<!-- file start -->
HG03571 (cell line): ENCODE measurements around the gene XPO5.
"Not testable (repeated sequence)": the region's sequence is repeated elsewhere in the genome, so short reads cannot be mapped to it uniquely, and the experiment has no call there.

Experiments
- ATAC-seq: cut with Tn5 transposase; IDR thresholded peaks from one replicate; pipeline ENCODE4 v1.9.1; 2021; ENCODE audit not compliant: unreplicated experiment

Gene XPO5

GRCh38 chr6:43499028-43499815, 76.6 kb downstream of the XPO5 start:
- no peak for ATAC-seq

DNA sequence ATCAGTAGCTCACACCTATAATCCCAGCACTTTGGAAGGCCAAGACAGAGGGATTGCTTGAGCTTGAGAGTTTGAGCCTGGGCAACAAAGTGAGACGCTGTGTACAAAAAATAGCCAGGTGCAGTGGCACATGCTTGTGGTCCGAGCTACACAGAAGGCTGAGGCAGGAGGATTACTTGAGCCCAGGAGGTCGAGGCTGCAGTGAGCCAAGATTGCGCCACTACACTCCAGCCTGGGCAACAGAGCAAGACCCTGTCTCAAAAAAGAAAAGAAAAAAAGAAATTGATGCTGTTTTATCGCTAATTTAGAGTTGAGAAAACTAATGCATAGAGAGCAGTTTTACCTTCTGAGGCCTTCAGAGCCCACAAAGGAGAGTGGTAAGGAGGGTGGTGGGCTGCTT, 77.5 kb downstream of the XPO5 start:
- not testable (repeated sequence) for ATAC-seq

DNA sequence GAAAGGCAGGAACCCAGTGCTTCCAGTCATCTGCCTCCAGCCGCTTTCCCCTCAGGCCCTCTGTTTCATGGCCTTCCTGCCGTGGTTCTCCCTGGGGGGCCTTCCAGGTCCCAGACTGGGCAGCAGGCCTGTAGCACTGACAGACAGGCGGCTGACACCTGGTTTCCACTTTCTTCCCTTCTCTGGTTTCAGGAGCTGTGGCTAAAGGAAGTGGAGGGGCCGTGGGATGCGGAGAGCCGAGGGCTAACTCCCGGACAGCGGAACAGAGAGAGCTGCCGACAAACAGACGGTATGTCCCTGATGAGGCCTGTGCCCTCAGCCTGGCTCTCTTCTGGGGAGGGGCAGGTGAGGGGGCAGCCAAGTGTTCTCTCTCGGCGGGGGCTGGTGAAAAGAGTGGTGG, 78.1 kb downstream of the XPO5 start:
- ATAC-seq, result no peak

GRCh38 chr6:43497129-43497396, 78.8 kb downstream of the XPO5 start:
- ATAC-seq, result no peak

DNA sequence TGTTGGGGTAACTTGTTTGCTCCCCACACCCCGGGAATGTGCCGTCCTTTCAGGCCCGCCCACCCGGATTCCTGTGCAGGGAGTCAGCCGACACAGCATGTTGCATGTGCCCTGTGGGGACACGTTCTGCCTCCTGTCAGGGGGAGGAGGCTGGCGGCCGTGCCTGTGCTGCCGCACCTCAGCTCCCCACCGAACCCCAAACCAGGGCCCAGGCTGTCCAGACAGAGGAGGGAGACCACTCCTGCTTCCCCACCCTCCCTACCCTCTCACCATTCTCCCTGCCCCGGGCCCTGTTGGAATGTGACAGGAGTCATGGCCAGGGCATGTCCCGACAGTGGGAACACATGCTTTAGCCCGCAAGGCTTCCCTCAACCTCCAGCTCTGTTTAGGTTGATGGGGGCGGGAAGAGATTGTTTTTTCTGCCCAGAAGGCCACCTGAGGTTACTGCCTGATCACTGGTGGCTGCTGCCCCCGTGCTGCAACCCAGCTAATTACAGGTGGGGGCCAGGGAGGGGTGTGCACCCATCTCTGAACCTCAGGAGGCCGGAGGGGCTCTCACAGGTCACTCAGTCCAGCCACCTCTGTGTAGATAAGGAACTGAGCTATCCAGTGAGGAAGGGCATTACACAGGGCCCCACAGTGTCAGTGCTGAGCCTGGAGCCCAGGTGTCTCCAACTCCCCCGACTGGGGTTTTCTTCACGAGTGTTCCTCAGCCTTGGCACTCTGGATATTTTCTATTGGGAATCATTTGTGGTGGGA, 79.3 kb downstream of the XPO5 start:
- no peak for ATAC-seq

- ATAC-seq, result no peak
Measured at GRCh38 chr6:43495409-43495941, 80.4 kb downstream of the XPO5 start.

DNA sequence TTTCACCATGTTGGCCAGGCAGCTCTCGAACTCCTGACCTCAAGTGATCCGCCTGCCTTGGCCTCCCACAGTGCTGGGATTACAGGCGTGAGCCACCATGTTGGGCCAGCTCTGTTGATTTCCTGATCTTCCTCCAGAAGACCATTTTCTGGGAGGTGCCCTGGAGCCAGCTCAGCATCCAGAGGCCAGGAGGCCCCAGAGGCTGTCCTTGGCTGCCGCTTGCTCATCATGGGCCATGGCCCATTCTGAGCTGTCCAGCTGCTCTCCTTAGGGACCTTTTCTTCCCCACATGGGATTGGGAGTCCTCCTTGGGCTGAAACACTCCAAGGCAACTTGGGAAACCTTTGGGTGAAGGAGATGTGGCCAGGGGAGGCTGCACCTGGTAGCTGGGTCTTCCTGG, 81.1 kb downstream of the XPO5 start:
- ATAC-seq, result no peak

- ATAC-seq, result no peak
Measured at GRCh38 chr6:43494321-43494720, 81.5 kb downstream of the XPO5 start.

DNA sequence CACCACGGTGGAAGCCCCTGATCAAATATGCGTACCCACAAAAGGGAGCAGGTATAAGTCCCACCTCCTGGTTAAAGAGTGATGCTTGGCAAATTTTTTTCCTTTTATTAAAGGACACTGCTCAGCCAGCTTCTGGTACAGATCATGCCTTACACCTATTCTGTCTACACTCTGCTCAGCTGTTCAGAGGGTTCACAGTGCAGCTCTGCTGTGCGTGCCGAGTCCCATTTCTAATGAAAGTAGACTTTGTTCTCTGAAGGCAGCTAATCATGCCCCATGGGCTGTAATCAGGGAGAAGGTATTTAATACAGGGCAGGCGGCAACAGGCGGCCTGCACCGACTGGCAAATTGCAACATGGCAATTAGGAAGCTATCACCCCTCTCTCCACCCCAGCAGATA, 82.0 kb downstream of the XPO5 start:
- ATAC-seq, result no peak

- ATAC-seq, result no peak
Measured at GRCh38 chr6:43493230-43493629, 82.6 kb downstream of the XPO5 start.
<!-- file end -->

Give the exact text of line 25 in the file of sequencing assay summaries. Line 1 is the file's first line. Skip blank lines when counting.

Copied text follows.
Measured at GRCh38 chr6:43493230-43493629, 82.6 kb downstream of the XPO5 start.